Written by Jonathan Breeden
Power of Attorney (POA) is a legal document giving another person the authority to act on your behalf. In some circumstances, you may suspect the individual with this authority is abusing their position or otherwise should be removed. While state law may vary to some degree, you can revoke Power of Attorney under North Carolina law.
Read on to learn about revoking Power of Attorney and how to go through the process.
Having a Power of Attorney is helpful under certain circumstances. If you become incapacitated for some reason, such as an accident, Power of Attorney allows a trusted individual to pay your bills, garage your car, and take care of other details.
However, there are also times when you might want to revoke or take back Power of Attorney.
A general Power of Attorney gives the person you select (called an agent) legal authority to act on your behalf for almost everything, from transferring money to selling a car.
A special, or limited, Power of Attorney gives an agent authority for a specific act. You might have a health care Power of Attorney for medical decisions and another agent to handle your finances.
You would want to revoke Power of Attorney from an agent who steals money from you or abuses their financial authority.
You are legally responsible for everything your agent does. If they commit a crime, you could also be penalized.
You would expect your agent to exercise sound judgment when acting on your behalf. When they don’t, you may revoke their authority.
You should revoke your POA if your agent moves away or becomes incapable of fulfilling their duties.
Married couples who chose each other for Power of Attorney should revoke that privilege if the relationship ends. It is not uncommon for a vengeful ex to abuse their authority, such as emptying their spouse’s bank account.
Most of the time, a Power of Attorney has an expiration date. For example, if you’re going to have heart surgery, you might assign an agent with Power of Attorney for a few months until you’re back on your feet. Other powers of attorney last a year or longer. They should not be indefinite.
A Power of Attorney automatically terminates on the expiration date. North Carolina gives you a couple of options if you want to revoke a POA before it expires.
Under North Carolina §32A-13, a Power of Attorney that is “burnt, torn, canceled, obliterated, or destroyed” is revoked. Since you must destroy all copies, including the original, this option is risky. If even one copy of the POA is intact, your agent is still authorized to act on your behalf.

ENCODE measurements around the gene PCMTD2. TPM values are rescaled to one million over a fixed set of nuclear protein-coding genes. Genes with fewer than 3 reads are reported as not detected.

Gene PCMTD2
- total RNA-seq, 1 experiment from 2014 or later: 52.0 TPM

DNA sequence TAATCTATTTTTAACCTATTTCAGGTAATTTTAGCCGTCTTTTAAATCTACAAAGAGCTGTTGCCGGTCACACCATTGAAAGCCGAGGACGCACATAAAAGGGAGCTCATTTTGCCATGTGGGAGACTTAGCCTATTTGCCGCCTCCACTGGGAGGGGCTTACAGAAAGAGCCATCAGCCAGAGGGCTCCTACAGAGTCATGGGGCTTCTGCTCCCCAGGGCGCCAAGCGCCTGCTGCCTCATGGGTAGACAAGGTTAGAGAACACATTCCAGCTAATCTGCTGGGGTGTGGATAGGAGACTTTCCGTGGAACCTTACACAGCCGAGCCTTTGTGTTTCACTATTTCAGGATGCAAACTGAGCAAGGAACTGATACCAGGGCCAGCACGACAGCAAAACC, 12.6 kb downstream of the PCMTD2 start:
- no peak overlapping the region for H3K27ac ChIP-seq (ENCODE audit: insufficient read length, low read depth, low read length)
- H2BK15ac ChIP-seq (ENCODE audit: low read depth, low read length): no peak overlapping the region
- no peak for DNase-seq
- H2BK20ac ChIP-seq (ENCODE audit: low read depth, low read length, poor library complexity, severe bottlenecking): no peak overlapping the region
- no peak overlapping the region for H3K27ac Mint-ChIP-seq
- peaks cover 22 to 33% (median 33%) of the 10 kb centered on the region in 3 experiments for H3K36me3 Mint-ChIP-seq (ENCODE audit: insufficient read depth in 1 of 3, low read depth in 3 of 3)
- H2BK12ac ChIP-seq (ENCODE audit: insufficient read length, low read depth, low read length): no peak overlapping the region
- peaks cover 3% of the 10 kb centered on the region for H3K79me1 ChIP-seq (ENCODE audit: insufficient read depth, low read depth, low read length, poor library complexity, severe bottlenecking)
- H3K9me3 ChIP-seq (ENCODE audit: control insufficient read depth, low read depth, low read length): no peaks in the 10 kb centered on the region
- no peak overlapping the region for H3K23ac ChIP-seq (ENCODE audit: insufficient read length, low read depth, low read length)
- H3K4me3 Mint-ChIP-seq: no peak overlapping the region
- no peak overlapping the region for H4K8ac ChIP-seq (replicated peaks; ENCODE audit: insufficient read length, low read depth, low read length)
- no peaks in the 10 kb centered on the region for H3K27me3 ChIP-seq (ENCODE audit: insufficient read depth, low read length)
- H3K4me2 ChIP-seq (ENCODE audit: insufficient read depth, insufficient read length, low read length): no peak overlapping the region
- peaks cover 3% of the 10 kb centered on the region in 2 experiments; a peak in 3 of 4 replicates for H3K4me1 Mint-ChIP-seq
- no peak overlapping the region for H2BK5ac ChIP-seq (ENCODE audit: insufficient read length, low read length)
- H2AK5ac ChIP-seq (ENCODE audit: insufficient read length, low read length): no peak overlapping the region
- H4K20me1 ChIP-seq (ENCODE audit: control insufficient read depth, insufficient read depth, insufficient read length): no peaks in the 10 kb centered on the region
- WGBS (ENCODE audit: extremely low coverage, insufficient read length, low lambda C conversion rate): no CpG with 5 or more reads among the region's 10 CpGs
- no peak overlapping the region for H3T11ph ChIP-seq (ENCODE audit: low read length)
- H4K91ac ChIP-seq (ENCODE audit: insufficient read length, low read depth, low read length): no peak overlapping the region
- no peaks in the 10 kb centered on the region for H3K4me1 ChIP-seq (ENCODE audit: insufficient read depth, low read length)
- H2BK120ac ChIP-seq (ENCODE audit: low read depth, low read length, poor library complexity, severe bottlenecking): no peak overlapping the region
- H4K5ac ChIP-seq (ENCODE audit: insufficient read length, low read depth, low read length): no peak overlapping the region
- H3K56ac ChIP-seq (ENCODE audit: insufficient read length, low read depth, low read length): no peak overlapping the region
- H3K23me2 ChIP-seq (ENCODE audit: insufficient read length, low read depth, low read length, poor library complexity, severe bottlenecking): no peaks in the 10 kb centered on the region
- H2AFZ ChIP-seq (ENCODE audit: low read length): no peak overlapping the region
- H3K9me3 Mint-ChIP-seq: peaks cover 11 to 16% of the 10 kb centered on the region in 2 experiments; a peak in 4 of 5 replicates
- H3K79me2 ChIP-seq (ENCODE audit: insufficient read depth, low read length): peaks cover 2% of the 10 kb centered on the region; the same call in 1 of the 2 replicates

A Revocation of Power of Attorney form is a document that invalidates the original POA when properly filed and executed. A North Carolina Revocation of Power of Attorney form terminates the powers initially given to the agent.
A POA revocation form terminates all kinds of previously drafted powers of attorney, including general, limited, and durable.
When you are trying to terminate a former spouse’s POA, you want to be sure that this authority is legally terminated. Revoking the Power of Attorney is more than completing a form. Working with an attorney gives you peace of mind that everything is in order and your original POA is void.
You should have the original POA document while completing the form. It contains dates and other information necessary to complete the Revocation of Power of Attorney Form.
Required information for filling out the Revocation Form includes:
You must sign the Revocation POA Form in the presence of a notary. Most law firms have a notary on staff. The notary signs and seals the form.
To invalidate the original POA, you (or an attorney) must provide copies of the Revocation Form to the agent and everyone who has a copy of the original Power of Attorney. You might want to use registered receipt mail or some other form of certified delivery to ensure that all parties receive the Revocation.
For extra protection, you may also publish a legal notice of the Revocation in a North Carolina newspaper.
If you’re considering removing a Power of Attorney, you should discuss your options and next steps with an experienced lawyer. You don’t want to risk legal or financial disaster by failing to revoke this authority properly.